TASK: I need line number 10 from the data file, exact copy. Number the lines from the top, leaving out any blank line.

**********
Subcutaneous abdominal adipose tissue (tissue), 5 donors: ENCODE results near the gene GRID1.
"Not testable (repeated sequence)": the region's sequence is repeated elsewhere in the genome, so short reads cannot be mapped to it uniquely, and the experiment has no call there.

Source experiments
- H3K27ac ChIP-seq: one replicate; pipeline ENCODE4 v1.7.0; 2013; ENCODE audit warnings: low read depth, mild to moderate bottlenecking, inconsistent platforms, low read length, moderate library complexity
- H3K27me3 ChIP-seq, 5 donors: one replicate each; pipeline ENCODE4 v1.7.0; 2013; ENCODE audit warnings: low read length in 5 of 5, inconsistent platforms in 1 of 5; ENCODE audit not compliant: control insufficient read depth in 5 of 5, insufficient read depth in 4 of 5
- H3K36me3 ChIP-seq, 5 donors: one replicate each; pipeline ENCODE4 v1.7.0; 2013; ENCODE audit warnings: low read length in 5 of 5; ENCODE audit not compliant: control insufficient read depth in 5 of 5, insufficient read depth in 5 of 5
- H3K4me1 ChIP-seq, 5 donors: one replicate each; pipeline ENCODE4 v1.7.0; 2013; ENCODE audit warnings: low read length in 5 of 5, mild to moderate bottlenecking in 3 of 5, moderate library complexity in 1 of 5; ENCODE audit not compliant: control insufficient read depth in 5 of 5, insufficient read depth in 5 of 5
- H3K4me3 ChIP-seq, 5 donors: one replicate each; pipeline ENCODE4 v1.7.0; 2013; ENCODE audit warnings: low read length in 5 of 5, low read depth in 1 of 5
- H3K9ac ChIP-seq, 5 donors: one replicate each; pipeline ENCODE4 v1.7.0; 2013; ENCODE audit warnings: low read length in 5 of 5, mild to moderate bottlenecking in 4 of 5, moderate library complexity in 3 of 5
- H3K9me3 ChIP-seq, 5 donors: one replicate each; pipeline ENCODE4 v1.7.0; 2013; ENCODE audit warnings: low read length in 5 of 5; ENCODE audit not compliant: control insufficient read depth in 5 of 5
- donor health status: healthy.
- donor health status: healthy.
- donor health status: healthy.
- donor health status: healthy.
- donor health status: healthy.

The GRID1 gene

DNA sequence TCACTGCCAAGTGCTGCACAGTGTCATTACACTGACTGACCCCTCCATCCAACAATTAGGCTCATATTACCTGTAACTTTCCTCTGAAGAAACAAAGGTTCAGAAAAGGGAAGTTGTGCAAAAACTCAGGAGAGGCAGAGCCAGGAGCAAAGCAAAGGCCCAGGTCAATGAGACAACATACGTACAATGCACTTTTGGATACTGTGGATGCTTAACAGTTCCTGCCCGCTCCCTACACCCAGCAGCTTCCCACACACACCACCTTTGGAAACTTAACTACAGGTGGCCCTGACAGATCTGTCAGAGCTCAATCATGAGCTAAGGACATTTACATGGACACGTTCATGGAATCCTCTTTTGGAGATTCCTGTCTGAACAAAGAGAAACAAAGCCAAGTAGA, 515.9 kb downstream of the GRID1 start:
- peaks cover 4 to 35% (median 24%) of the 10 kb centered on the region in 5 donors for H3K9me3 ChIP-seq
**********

- H3K9me3 ChIP-seq, 5 donors: one replicate each; pipeline ENCODE4 v1.7.0; 2013; ENCODE audit warnings: low read length in 5 of 5; ENCODE audit not compliant: control insufficient read depth in 5 of 5